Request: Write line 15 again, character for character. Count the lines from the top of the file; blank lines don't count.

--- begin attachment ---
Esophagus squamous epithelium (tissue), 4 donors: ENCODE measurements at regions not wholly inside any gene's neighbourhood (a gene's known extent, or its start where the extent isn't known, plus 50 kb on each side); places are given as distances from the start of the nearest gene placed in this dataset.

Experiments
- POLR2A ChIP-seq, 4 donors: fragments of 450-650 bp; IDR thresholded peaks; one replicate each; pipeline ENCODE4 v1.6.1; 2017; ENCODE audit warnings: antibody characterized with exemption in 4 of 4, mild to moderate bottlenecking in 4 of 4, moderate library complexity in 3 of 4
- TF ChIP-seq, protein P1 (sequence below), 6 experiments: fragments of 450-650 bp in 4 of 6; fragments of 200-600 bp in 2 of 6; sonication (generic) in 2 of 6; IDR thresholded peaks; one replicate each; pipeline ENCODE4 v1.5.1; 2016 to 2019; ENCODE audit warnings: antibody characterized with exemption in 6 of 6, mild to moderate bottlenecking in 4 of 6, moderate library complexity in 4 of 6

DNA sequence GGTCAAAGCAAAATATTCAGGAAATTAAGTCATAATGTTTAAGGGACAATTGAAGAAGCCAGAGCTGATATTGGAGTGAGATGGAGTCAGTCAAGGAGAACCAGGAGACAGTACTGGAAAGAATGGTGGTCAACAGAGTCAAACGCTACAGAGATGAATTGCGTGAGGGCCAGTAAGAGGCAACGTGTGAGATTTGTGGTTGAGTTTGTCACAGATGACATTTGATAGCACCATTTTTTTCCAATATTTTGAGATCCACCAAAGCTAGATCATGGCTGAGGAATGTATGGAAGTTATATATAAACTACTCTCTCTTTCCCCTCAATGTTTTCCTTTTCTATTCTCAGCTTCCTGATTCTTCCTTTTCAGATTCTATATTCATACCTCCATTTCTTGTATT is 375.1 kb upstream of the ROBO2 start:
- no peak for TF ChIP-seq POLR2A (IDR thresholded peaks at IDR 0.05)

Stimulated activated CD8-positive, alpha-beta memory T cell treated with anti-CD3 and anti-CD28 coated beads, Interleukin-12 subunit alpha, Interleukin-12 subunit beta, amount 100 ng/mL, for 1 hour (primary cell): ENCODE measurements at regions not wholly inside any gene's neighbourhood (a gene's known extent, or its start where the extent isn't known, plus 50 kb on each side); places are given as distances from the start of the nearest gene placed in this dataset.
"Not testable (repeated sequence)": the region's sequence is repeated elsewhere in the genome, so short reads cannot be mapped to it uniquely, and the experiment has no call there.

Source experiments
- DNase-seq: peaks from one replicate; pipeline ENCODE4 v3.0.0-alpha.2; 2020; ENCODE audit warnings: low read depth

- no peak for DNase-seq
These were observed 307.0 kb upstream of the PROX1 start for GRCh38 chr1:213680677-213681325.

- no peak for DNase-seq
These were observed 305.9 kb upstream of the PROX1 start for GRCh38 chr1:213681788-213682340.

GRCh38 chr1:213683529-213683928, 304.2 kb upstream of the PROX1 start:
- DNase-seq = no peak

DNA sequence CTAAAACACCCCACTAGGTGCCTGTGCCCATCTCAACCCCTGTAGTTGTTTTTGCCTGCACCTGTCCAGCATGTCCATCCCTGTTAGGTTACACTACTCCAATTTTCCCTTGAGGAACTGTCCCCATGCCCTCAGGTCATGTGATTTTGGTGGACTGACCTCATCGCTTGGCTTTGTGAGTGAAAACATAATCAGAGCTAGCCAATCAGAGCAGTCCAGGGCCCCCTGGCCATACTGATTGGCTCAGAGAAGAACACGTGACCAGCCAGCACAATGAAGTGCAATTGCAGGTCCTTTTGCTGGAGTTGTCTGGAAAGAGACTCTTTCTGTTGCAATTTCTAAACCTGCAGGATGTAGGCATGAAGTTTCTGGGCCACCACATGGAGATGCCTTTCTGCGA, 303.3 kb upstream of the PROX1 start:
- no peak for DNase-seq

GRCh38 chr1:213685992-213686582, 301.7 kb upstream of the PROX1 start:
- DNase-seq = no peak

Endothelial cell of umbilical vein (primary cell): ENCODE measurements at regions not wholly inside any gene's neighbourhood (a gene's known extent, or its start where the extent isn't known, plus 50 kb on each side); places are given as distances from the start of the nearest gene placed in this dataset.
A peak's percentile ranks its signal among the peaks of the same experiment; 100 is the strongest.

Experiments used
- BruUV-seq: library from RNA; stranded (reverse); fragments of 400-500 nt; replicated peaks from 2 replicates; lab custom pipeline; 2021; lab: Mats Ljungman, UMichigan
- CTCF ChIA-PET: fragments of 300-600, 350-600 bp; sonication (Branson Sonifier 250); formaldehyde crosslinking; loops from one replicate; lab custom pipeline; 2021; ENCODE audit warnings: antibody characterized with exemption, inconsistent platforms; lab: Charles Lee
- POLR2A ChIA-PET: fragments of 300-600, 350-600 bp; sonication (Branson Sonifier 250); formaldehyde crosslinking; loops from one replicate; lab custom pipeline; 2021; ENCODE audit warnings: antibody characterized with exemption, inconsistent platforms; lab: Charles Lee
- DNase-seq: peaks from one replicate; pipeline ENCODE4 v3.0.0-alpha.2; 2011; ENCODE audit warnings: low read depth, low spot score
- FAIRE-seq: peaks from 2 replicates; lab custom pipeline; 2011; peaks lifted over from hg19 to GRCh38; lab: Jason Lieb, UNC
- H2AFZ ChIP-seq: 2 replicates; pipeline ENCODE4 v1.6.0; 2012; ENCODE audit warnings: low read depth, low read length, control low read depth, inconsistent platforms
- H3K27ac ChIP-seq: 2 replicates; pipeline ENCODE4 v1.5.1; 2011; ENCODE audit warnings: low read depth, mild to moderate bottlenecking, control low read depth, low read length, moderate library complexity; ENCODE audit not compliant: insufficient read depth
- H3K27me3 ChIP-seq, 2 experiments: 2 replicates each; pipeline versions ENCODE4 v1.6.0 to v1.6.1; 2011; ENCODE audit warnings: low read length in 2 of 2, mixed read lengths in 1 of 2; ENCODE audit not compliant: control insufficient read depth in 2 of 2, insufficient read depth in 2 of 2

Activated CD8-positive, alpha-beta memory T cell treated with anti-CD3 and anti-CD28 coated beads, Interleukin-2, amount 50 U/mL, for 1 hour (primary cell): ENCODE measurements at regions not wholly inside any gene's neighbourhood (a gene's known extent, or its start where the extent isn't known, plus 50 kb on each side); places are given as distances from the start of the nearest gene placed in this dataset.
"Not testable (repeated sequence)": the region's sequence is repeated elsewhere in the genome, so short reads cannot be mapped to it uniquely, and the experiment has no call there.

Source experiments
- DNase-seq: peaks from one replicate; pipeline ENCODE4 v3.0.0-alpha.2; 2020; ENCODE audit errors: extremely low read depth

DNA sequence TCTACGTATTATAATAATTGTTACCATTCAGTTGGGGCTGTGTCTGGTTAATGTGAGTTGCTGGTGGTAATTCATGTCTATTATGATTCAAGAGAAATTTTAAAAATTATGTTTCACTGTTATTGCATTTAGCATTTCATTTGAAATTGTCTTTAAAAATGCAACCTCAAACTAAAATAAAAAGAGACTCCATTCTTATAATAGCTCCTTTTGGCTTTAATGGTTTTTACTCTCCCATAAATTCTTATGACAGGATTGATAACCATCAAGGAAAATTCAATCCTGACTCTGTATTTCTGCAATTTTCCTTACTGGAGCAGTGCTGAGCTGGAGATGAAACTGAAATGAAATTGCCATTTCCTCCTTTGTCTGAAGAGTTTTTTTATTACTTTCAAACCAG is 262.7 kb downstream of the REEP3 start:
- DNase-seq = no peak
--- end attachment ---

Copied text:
GRCh38 chr1:213683529-213683928, 304.2 kb upstream of the PROX1 start: